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Subject: Re: Attribute values or the lack therof

Robert et al;

> Re: sniffing out semantics - I think this is really a separate issue.  If
> the requester is not authorized to see an attribute, I think the attribute
> should just not be returned in the assertion.  A "sniffer" still won't be
> able to tell the difference between an attribute that doesn't exist and an
> attribute they are unauthorized to see. Or did I miss something?

That's part of what I was trying to convey.  In order to indicate that an
attribute had no-value ( "", null, nil, Nothing, etc. ), early on we simply
did not include an attribute designator in the response; this quickly proved
inadequate because we also made a practice of omitting attributes to which
the requester is not authorized in order to prevent sniffing.  This made it
difficult for the requester to determine the meaning of the response: does
the missing attribute mean the attribute has no value, or does it mean the
requester does not have authorization to query for that attribute?  In short
we found a need to distinguish between returning-a-value-of-nothing ( per
David's post ) and returning-nothing ( per the sniffing discussion ).  So we
opted to define a "no-value" attribute value to distinguish the two cases.

> You have dealt with this issue by defining the proprietary URN.  The rules
> about defining proprietary URN's has always been a bit fuzzy to me, but
> not sure that doing what you did conforms to URN registration "rules".
> Perhaps someone better versed in URN namespace definitions can elaborate.

I'm sure you are correct.  The "URN" is by no means indended for public
consumption, but instead as a reference for the closed-community of our
application vendors.  In light of your comments and those of Scott Cantor,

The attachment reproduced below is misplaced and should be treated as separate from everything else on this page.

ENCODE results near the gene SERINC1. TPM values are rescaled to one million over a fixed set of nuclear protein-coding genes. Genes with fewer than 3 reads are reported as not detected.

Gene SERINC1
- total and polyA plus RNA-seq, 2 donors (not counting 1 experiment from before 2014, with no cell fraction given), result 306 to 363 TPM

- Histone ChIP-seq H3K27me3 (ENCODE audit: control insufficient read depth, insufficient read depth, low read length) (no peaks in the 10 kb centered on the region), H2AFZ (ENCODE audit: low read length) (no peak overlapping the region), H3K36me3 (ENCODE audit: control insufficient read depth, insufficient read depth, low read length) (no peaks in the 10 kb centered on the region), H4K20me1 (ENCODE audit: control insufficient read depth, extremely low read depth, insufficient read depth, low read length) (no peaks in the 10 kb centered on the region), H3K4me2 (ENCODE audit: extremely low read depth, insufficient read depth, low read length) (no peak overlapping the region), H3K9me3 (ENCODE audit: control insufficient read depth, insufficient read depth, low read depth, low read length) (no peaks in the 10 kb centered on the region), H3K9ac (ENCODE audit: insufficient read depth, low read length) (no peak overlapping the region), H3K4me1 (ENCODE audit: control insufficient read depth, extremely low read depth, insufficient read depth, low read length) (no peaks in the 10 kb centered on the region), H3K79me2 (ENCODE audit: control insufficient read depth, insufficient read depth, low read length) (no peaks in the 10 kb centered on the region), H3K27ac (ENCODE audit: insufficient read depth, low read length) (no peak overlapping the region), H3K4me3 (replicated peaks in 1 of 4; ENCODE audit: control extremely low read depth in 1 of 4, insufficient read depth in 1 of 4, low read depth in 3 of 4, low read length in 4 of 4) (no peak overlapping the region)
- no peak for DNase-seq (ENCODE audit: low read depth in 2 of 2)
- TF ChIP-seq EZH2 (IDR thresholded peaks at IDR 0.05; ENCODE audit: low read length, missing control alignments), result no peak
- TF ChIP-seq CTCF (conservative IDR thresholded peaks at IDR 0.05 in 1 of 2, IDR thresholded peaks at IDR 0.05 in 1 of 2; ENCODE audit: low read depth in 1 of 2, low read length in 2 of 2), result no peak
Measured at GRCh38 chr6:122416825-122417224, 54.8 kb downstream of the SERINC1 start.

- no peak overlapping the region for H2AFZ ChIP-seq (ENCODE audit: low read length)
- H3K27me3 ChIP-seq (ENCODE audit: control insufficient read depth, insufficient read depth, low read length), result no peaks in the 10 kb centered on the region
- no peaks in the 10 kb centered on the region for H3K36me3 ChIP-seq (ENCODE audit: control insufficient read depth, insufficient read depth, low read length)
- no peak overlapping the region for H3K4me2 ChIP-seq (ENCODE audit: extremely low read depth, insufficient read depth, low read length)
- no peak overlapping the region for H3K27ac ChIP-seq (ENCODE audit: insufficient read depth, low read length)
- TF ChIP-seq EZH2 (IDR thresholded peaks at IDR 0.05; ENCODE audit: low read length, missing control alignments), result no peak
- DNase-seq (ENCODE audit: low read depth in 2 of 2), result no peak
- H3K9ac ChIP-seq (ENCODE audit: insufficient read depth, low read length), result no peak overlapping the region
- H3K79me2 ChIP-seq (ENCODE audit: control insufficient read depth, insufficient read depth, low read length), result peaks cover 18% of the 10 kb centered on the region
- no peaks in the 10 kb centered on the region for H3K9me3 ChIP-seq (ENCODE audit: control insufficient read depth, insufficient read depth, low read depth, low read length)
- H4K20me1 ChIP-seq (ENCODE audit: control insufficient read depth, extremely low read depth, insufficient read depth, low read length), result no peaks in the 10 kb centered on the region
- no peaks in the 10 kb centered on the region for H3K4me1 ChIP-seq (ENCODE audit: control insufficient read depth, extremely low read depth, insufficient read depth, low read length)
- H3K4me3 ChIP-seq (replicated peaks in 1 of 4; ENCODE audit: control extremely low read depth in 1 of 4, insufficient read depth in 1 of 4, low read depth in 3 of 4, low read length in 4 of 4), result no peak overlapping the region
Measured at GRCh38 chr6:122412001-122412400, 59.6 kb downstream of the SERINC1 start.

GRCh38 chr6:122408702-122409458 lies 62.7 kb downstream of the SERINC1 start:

however, I have requested that our team review the use of URIs in our

> I think the "right" solution to this issue is to fix the SAML spec by
> permitting an AttributeValue element to be returned as an empty element -
> i.e. <AttributeValue/>.  One "might" say that this is already allowed by


If the AttributeValue element were nillable, perhaps?

> declaring that section 1.2.1 does not apply to the "user" data provided in
> this element.  Section 1.2.1 starts out with the sentence "All SAML string
> and URI reference values have the type xsd:String and xsd:anyURI,
> respectively...".  So one could just say that the attribute value data is
> not a "SAML string".  Thus it can be permissible to send an empty element
> for <AttributeValue>.

Our interpretation comes from the second and third sentences of that section
( 1.2.1 ): "All strings in SAML messages MUST consist of at least one
non-whitespace character ....  Empty and whitespace-only values are
disallowed.", which we took as precluding us from returning an empty
AttributeValue element to indicate no-attribute-value.

One option that just occurred to me that we didn't consider during
implementation - since the AttributeValue is defined as type xsd:anyType, it
seems to me that we should have defined an element in our namespace to
represent no-value.  Something like so:

xmlns="http://www.learningstation.com/services/security/SAML"; xsi:nil="true"

I suppose we got stuck on the notion of the no-value being a simple type.
This feels better than the URN solution we have now, but I'd still prefer to
nil the AttributeValue element directly.

> I'm not in favor of introducing a separate URN to distinguish the
> value.

To be frank the URN leaves a bad taste in our mouths as well; I wasn't
advocating its use, just informing the group of the solution we came up with
for the problem.

jim christopher
senior developer / r&d

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